Brian Mulroney and the failure of Canadian conservatism in the 1980s (Part Three)
By Mark Wegierski
Mulroney clearly lacked what the neoconservative political writer William Kristol and others have called the ability to "govern strategically", something which Liberal Prime Minister Pierre Elliott Trudeau did so successfully for so long. To "govern strategically" means to have a set of certain fundamental policy objectives (i.e., what is commonly called an "agenda"), which springs from one's personal philosophical framework, and to clearly enunciate it and fight for it in the political arena. Those who do not "govern strategically" find themselves perpetually on the defensive, reacting to developments shaped by others, fighting on other's terrain, at someone else's chosen time and place, and being judged by other's criteria. Without a fundamental intellectual framework or overarching "vision" (something to really believe in and fight for), Brian Mulroney was condemned to failure. Although successful in gaining formal power, he was incapable of exercising it de facto. His two terms ended in disaster.
The two most memorable accomplishments of Mulroney were the Canada-U.S. Free Trade deal (something that had long been opposed by the Conservative Party – and supported by the Liberal Party -- for most of Canadian history), and the Goods & Services Tax (GST), Canada’s version of a value-added tax, which largely helped only the Liberals after 1993 in allowing them to have huge government spending and balance the budget at the same time. The two major attempts to conciliate Quebec, the Meech Lake Accord, and the Charlottetown Agreements, both failed.
To use the terminology of the political thinker Vilfredo Pareto, Mulroney could be seen as a super-cunning "fox", who lacks the backbone and principles of a "lion", and so was unable to effectively exercise his power, however successful he was in attaining it in the purely formal sense.
To a large extent, the failure of Brian Mulroney in the 1980s reflected the general failure of the federal Progressive Conservative party in enunciating a clear and consistent philosophy and set of policies, a signal failure to take advantage of one of their rare and fleeting moments of electoral triumph. Saddled with the leadership of Brian Mulroney, the domination of key ministerial portfolios by the "Clark clique", and the ever-present shadow of Dalton Camp and Associates (who had “knifed” John Diefenbaker and carefully "guided" the party through twenty years of Liberal hegemony), the federal PC party was well-headed for the disaster of 1993, while apparently almost wholly ignorant of the social forces working to bring it down. PC party members proved incapable of turning around the direction of the party even for purely personal, selfish reasons. The PC party appeared incapable of acting even in its narrowly-conceived self-interest, let alone for the sake of higher principles.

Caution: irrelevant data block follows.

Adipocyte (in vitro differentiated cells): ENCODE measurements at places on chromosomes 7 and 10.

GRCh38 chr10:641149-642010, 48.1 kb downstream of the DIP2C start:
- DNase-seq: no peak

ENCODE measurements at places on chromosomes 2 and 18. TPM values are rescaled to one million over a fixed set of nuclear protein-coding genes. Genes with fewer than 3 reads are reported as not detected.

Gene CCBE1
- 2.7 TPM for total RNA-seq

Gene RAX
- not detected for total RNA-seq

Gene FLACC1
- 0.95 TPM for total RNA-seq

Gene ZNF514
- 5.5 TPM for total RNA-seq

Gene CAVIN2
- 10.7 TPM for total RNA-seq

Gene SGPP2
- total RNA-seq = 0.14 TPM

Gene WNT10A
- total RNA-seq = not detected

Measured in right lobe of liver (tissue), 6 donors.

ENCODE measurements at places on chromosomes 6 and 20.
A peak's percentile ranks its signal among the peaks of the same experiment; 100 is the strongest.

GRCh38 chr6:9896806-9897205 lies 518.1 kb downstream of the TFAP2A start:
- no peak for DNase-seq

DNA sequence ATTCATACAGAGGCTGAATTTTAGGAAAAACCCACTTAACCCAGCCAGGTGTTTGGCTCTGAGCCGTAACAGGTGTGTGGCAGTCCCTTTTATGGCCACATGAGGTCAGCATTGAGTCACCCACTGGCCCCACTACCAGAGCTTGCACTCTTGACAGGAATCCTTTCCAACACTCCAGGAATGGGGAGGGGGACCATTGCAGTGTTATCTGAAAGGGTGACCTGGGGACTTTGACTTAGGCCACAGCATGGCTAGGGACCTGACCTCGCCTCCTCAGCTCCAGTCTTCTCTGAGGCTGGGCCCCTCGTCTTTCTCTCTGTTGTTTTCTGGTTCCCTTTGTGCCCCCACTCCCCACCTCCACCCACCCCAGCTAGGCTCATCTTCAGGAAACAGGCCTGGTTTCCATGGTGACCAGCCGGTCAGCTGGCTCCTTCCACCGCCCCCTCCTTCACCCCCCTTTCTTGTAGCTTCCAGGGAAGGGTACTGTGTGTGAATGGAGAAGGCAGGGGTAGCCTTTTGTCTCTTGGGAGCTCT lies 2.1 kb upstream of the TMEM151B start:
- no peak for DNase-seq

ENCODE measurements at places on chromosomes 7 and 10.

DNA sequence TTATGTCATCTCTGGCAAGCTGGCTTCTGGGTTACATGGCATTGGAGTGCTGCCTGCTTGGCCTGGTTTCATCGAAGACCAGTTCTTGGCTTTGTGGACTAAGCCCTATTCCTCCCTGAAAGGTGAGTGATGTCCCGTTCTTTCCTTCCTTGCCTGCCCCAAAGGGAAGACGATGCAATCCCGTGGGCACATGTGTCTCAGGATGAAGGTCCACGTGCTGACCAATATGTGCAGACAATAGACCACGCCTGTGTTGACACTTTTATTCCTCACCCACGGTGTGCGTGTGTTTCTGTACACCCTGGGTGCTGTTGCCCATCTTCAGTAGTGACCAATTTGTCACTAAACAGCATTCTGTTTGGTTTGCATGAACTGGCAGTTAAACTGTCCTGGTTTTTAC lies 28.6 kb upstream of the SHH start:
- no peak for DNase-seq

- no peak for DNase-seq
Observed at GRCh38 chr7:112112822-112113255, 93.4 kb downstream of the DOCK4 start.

Purely from the standpoint of pragmatic politics, the embracing by the federal PCs of Liberal and NDP positions, policies, and programs, was a path to political suicide. While alienating and confusing core PC supporters (who indeed turned in large numbers to Preston Manning's Reform Party), these sorts of policies failed to win over convinced liberals and socialists. Given the choice between PCs enacting liberal policies, and Liberals enacting liberal policies, whom were the more liberal-oriented sections of the electorate more likely to choose? This argument against the PCs adopting liberal policies is also instructive in terms of the situations in Ontario and New Brunswick provincial politics in the 1980s. Indeed, the PCs were solidly trounced in both provinces in the latter half of the 1980s.
It does not seem likely that Mulroney was handed the second-largest majority in Canadian history to continue and extend the policies of previous Liberal governments. The adoption by the federal PCs of Liberal and NDP policies and programs could be seen as a frustration of the democratic process, which presupposes that the voters have the right to choose from a variety of widely-differing, widely-contrasting, platforms and philosophies, to make at least some fundamental choices. As Mulroney drew ever closer to Liberal and NDP policies and programs, he weakened not only the future electoral prospects of the federal PCs, he also made a mockery of that trust which people put in him.
By "governing strategically" with his 211-seat majority, Mulroney could have, even in four years, dramatically changed the shape and direction of all of Canadian society, as Trudeau had done during his sixteen years in power. As society changed in response to his initiatives, Mulroney would have found that his social base and support would have grown, rather than shrunk. Rather than a helpless pawn of other tendencies and powers, Mulroney would have himself become the chief focus of power in Canadian society, as befits a democratically-elected Prime Minister. Rather than presiding over yet another brief Conservative party interval, Mulroney might well have found himself leading Canada proudly to the Twenty-First Century, as the head of an effective and dynamic Tory party.
Canada has today reached a situation driving towards the most extreme forms of “political correctness” and of the ideological hegemony of what critics have called “the managerial-therapeutic regime”. It’s possible that only the vast, resource-based wealth of Canada allows the country to avoid some more obviously dystopic and violent outcomes. The weakness and incoherence of the “Centre-Right Opposition”, especially in the 1980s, has contributed to the inability of Canadian society today to somehow temper vast, onrushing societal velocities and trajectories.
Mark Wegierski is a Canadian writer and historical researcher.